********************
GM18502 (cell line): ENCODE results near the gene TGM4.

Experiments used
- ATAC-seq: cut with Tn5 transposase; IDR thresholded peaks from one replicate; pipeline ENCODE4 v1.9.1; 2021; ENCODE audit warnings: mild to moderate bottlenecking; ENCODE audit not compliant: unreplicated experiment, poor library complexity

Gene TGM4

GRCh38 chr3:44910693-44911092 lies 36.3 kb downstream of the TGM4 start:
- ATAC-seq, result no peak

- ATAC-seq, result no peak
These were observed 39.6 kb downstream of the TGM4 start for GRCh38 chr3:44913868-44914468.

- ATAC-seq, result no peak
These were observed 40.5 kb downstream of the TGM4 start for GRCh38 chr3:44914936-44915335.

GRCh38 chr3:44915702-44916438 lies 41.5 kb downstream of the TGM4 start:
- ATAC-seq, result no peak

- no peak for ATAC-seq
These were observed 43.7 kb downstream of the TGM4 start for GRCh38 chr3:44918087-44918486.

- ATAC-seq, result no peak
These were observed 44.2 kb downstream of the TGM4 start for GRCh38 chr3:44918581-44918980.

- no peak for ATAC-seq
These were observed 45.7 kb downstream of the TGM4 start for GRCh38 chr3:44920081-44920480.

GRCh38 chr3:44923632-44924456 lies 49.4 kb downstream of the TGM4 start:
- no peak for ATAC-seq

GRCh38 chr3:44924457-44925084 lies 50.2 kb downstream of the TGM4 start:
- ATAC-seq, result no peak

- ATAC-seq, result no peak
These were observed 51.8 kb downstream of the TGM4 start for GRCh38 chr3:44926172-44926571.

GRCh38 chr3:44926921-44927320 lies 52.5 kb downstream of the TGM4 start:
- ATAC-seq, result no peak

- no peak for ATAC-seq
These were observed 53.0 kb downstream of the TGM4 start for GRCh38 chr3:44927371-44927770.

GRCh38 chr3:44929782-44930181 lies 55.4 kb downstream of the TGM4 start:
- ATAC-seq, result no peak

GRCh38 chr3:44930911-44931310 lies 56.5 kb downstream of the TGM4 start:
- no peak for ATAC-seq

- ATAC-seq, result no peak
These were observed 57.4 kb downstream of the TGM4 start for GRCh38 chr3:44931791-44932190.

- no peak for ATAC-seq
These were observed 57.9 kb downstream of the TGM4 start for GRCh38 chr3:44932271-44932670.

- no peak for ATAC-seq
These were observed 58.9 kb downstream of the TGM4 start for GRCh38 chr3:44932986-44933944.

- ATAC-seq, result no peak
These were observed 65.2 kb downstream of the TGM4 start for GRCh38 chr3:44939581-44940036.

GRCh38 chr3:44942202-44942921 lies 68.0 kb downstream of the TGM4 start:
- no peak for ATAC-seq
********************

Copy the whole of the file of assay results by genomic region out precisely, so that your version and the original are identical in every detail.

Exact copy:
GM18502 (cell line): ENCODE results near the gene TGM4.

Experiments used
- ATAC-seq: cut with Tn5 transposase; IDR thresholded peaks from one replicate; pipeline ENCODE4 v1.9.1; 2021; ENCODE audit warnings: mild to moderate bottlenecking; ENCODE audit not compliant: unreplicated experiment, poor library complexity

Gene TGM4

GRCh38 chr3:44910693-44911092 lies 36.3 kb downstream of the TGM4 start:
- ATAC-seq, result no peak

- ATAC-seq, result no peak
These were observed 39.6 kb downstream of the TGM4 start for GRCh38 chr3:44913868-44914468.

- ATAC-seq, result no peak
These were observed 40.5 kb downstream of the TGM4 start for GRCh38 chr3:44914936-44915335.

GRCh38 chr3:44915702-44916438 lies 41.5 kb downstream of the TGM4 start:
- ATAC-seq, result no peak

- no peak for ATAC-seq
These were observed 43.7 kb downstream of the TGM4 start for GRCh38 chr3:44918087-44918486.

- ATAC-seq, result no peak
These were observed 44.2 kb downstream of the TGM4 start for GRCh38 chr3:44918581-44918980.

- no peak for ATAC-seq
These were observed 45.7 kb downstream of the TGM4 start for GRCh38 chr3:44920081-44920480.

GRCh38 chr3:44923632-44924456 lies 49.4 kb downstream of the TGM4 start:
- no peak for ATAC-seq

GRCh38 chr3:44924457-44925084 lies 50.2 kb downstream of the TGM4 start:
- ATAC-seq, result no peak

- ATAC-seq, result no peak
These were observed 51.8 kb downstream of the TGM4 start for GRCh38 chr3:44926172-44926571.

GRCh38 chr3:44926921-44927320 lies 52.5 kb downstream of the TGM4 start:
- ATAC-seq, result no peak

- no peak for ATAC-seq
These were observed 53.0 kb downstream of the TGM4 start for GRCh38 chr3:44927371-44927770.

GRCh38 chr3:44929782-44930181 lies 55.4 kb downstream of the TGM4 start:
- ATAC-seq, result no peak

GRCh38 chr3:44930911-44931310 lies 56.5 kb downstream of the TGM4 start:
- no peak for ATAC-seq

- ATAC-seq, result no peak
These were observed 57.4 kb downstream of the TGM4 start for GRCh38 chr3:44931791-44932190.

- no peak for ATAC-seq
These were observed 57.9 kb downstream of the TGM4 start for GRCh38 chr3:44932271-44932670.

- no peak for ATAC-seq
These were observed 58.9 kb downstream of the TGM4 start for GRCh38 chr3:44932986-44933944.

- ATAC-seq, result no peak
These were observed 65.2 kb downstream of the TGM4 start for GRCh38 chr3:44939581-44940036.

GRCh38 chr3:44942202-44942921 lies 68.0 kb downstream of the TGM4 start:
- no peak for ATAC-seq